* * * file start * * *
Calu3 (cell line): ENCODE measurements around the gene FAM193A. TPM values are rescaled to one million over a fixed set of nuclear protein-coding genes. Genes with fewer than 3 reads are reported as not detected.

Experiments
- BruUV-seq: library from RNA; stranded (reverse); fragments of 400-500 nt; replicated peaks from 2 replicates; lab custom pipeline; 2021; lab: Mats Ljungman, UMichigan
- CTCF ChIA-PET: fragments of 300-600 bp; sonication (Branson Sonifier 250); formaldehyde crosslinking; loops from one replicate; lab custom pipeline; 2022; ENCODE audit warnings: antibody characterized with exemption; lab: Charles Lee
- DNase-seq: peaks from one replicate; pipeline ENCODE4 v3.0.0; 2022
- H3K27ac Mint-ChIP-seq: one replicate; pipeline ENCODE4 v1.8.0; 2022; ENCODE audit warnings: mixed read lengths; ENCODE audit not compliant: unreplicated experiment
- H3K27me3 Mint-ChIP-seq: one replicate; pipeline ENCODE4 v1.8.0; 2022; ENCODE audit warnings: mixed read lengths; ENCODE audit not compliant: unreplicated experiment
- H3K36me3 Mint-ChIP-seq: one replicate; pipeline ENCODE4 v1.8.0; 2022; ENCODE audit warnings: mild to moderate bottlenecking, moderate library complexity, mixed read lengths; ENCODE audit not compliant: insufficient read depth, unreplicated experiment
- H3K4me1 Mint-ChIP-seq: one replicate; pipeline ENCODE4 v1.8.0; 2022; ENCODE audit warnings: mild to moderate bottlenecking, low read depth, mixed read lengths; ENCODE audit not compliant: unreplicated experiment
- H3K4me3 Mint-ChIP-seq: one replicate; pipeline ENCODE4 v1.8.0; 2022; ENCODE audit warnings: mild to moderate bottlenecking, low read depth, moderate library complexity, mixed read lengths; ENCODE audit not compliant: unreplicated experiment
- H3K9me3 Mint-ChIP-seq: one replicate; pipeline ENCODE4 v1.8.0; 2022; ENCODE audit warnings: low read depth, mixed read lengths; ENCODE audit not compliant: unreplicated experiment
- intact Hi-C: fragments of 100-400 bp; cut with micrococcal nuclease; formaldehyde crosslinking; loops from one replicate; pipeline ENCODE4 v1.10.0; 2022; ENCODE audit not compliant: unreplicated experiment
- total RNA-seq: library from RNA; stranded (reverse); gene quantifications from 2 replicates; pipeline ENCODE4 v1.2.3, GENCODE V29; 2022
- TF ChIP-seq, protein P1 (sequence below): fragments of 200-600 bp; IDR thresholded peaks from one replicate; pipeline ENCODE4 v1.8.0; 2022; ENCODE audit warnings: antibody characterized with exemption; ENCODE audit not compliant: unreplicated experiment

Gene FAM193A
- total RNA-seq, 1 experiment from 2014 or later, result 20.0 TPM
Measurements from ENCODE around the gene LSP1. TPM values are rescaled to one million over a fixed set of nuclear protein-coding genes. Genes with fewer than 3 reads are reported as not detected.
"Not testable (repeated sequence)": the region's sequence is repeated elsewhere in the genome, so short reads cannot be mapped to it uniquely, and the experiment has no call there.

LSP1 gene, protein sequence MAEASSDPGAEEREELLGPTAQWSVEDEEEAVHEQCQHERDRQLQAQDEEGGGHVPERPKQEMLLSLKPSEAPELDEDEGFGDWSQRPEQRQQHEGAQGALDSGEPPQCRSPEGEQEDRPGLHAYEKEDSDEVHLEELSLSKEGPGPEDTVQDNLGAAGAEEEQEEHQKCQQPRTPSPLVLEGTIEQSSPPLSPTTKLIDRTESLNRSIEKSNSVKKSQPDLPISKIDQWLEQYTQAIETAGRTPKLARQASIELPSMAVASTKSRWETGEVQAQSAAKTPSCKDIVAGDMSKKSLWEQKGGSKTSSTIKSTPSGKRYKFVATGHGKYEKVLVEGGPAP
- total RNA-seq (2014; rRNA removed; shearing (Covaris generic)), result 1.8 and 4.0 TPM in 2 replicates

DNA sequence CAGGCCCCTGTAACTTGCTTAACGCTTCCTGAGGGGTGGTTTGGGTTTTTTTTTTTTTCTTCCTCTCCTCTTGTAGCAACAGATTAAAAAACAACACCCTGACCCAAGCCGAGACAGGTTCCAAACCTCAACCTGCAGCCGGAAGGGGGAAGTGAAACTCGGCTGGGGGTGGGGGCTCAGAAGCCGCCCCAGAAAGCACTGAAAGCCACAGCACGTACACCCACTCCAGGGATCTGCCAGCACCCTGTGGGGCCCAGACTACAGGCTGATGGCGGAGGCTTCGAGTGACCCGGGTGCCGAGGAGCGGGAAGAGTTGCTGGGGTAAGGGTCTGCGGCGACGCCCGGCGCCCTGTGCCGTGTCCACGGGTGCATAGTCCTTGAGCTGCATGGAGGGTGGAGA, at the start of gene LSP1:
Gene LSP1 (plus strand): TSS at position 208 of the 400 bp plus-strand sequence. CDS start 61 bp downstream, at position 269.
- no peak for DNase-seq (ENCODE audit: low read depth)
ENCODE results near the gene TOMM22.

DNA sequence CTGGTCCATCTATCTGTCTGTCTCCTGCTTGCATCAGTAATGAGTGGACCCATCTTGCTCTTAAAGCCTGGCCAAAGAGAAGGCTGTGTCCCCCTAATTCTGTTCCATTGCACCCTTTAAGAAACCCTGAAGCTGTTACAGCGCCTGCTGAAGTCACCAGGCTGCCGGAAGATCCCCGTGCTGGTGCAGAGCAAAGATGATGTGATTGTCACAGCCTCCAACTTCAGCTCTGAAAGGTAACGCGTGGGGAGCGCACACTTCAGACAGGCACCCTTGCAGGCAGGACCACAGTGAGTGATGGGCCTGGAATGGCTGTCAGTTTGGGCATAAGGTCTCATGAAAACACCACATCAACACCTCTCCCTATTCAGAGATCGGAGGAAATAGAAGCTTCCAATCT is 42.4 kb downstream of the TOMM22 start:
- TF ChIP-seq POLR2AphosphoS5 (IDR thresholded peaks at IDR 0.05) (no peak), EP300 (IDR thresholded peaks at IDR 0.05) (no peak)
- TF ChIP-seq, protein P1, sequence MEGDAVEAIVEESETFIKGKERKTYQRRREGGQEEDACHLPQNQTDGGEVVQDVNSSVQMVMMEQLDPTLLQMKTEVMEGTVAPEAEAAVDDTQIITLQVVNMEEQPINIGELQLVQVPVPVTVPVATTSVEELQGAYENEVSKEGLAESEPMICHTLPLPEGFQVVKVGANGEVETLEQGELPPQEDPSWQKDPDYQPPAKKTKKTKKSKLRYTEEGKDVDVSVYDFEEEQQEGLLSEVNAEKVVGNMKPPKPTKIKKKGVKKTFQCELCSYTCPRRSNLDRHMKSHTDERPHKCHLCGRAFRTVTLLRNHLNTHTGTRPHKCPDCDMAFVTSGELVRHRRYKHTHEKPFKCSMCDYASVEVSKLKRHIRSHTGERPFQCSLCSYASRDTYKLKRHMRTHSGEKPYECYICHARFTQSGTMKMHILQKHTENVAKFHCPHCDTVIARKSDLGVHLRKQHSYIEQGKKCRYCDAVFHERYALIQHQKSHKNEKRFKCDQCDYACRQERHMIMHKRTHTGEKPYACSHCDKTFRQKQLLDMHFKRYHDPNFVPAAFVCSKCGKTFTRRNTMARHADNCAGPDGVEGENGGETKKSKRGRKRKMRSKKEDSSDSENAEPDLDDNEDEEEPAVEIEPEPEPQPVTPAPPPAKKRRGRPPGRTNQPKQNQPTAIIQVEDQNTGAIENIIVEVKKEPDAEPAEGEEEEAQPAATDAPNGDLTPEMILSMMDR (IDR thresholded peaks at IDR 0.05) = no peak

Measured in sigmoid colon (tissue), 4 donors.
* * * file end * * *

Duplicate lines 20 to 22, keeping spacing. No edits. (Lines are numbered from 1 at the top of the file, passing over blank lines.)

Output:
- total RNA-seq (2014; rRNA removed; shearing (Covaris generic)), result 1.8 and 4.0 TPM in 2 replicates

DNA sequence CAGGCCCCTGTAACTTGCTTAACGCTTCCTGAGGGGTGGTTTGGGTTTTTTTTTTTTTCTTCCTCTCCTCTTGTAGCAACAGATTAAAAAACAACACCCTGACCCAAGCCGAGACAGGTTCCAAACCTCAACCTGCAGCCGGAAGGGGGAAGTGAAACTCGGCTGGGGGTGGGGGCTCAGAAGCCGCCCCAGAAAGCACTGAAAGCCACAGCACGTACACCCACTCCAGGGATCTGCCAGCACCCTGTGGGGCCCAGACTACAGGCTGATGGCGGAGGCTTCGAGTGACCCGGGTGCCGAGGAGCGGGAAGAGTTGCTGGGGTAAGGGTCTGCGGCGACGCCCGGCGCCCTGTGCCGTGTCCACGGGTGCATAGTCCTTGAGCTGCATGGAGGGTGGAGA, at the start of gene LSP1:
Gene LSP1 (plus strand): TSS at position 208 of the 400 bp plus-strand sequence. CDS start 61 bp downstream, at position 269.